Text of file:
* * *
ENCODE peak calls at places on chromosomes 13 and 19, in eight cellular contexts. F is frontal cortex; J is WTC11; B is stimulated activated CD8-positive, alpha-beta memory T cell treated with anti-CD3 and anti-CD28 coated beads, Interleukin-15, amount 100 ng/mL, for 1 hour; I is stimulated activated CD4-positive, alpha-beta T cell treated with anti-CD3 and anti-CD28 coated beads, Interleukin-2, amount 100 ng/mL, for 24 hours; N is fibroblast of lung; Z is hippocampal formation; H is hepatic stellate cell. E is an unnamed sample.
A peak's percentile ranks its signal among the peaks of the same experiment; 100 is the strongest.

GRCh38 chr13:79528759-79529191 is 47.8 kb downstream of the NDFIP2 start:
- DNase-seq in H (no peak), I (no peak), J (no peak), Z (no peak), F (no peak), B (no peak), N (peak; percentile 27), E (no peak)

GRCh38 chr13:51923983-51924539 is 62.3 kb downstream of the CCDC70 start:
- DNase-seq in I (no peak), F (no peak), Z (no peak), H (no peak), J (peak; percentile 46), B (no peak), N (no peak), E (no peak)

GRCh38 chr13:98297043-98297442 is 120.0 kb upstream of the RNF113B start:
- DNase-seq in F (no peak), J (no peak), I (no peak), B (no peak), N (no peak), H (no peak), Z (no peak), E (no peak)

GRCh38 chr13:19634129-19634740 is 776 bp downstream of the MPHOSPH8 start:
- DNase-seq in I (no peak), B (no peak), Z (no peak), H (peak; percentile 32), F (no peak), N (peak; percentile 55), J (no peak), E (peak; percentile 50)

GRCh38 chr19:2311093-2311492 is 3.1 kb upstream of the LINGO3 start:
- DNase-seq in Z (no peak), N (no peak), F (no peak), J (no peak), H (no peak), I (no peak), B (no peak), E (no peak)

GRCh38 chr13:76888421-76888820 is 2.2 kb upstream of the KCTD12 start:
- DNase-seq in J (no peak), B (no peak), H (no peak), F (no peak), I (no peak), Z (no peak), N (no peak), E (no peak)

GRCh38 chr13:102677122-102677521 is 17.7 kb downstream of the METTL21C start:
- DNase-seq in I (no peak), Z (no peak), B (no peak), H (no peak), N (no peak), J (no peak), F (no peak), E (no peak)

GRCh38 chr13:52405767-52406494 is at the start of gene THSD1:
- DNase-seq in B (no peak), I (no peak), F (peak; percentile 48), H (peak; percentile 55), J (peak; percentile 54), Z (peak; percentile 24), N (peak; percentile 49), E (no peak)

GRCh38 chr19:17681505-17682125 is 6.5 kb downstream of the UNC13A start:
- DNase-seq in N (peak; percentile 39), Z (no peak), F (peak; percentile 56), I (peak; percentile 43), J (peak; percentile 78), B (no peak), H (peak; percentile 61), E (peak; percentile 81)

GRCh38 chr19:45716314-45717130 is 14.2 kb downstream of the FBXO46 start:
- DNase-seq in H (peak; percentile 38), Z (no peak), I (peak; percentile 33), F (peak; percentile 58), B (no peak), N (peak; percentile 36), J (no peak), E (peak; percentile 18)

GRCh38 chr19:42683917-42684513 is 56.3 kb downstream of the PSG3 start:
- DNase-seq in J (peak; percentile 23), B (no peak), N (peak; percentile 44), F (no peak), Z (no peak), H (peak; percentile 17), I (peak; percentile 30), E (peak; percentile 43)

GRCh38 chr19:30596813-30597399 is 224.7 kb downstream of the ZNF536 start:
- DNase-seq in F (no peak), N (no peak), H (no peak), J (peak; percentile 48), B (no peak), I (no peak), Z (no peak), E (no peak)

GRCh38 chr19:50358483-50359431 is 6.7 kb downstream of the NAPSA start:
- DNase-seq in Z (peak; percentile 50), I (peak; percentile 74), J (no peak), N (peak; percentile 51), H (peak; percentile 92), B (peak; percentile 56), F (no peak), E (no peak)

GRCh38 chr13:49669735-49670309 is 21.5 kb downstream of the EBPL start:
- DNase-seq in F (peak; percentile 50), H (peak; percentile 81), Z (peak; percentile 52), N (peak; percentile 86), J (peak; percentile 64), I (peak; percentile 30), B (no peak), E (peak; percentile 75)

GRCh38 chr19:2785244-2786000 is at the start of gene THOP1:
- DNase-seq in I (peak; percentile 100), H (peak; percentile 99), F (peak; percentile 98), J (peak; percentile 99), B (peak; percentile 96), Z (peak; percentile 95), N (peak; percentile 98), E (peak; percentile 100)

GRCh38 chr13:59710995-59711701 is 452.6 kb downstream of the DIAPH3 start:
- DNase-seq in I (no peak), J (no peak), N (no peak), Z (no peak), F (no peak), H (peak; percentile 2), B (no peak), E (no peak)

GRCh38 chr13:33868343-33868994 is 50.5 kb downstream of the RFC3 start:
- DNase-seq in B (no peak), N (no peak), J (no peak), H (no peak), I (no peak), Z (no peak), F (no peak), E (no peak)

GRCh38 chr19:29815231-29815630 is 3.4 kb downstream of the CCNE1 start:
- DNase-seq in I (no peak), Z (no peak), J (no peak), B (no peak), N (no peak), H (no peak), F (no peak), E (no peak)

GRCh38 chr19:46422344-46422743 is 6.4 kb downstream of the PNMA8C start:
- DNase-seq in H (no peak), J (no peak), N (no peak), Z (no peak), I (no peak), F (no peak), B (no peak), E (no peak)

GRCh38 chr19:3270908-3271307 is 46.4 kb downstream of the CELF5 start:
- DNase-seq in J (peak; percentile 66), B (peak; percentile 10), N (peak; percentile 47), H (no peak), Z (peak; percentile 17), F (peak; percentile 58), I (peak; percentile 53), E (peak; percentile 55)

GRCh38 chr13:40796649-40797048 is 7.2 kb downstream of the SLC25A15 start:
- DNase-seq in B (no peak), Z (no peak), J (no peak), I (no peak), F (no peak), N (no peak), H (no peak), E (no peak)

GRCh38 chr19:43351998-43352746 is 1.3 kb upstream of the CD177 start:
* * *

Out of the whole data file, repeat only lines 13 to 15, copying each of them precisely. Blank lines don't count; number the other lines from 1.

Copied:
GRCh38 chr13:76888421-76888820 is 2.2 kb upstream of the KCTD12 start:
- DNase-seq in J (no peak), B (no peak), H (no peak), F (no peak), I (no peak), Z (no peak), N (no peak), E (no peak)

GRCh38 chr13:102677122-102677521 is 17.7 kb downstream of the METTL21C start: